Warn­ing! Don’t try to re­peat these ex­per­i­ments with­out a pro­fes­sion­al su­per­vi­sion! Here you’ll find out what ex­per­i­ments with flame you can safe­ly do at home

To demon­strate the re­ac­tion of cal­ci­um car­bide with wa­ter, the ex­per­i­ment can be re­peat­ed in a dif­fer­ent way – us­ing a bot­tle with a ca­pac­i­ty of 6 liters. In this case, we must weigh the com­po­nents we use pre­cise­ly, be­cause the greater ra­dius of the bot­tle, the less the con­tain­er can with­stand high pres­sure (with an iden­ti­cal thick­ness of walls and with iden­ti­cal ma­te­ri­al). A bot­tle of a large ca­pac­i­ty has a large ra­dius, but its walls are ap­prox­i­mate­ly the same – ac­cord­ing­ly, it is less re­sis­tant to pres­sure. To stop it from ex­plod­ing, the amount of cal­ci­um car­bide must be cal­cu­lat­ed be­fore­hand. Cal­ci­um has a mo­lar mass of 40 and car­bon 12, so the mo­lar mass of cal­ci­um car­bide is around 64 m/mole. Ac­cord­ing­ly, 64 g. of car­bide will give 22.4 l of acety­lene. The vol­ume of the bot­tle is 6 l, and so the ex­cess pres­sure is around 4 at­mos­pheres.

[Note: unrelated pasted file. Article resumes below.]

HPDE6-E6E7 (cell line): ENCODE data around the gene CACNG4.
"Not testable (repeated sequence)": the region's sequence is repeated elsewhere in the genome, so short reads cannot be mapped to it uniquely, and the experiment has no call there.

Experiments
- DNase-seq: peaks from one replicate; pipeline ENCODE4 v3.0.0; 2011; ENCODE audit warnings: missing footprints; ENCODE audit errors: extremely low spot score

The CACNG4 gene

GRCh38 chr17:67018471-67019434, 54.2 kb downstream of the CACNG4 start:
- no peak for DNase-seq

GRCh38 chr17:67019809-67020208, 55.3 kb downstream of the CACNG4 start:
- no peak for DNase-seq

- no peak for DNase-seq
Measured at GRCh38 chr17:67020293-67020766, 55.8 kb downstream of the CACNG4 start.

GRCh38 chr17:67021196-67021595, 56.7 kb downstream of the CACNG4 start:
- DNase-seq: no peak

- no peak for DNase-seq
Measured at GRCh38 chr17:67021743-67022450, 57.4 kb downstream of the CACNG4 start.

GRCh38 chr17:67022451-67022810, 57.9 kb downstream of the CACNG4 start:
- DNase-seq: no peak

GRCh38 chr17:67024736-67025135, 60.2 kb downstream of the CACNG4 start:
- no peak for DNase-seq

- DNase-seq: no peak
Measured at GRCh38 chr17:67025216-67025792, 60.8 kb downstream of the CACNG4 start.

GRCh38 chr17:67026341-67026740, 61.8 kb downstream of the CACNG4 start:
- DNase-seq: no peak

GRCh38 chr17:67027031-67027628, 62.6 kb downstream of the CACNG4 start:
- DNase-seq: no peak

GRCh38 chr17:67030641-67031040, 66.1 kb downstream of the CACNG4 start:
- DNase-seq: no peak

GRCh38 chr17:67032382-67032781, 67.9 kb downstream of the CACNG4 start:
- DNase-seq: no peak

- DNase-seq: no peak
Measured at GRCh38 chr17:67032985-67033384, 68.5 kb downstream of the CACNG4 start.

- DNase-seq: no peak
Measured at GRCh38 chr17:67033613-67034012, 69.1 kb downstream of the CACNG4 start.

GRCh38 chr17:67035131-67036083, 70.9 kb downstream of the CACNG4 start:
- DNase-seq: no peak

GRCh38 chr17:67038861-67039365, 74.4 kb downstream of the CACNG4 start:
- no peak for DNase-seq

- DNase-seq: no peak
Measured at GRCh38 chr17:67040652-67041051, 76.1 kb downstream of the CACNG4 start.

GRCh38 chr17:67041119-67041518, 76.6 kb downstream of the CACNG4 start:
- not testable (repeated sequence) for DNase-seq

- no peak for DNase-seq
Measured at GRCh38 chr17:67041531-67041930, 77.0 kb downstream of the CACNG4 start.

The bot­tle must with­stand four at­mos­pheres: to con­duct the ex­per­i­ment, we take around 64 g of cal­ci­um car­bide and about 0.5 l of wa­ter. Place a piece of car­bide in­side a small bag. Push the bag into the bot­tle, then quick­ly close the bot­tle with the stop­per. The re­ac­tion of cal­ci­um car­bide with wa­ter con­tin­ues for sev­er­al min­utes, the bot­tle swells up and the process is ac­com­pa­nied by loud bangs, but the bot­tle with­stands this.

Ball-and-stick model of the undecane molecule [Wikimedia]

Af­ter the re­lease of acety­lene is com­plete, place a hot rag soaked in hen­de­cane on the bot­tle stop­per, then move away to a max­i­mum safe dis­tance. Soon there will be a bright yel­low flash, and a foun­tain of flame up to 4 me­ters high will rise out of the bot­tle. The stop­per burns as a re­sult, and the bot­tle is warped, but it re­mains in­tact. This ex­per­i­ment must be con­duct­ed in the open air, far away from flammable and ex­plo­sive ob­jects. Be sure to fol­low safe­ty rules.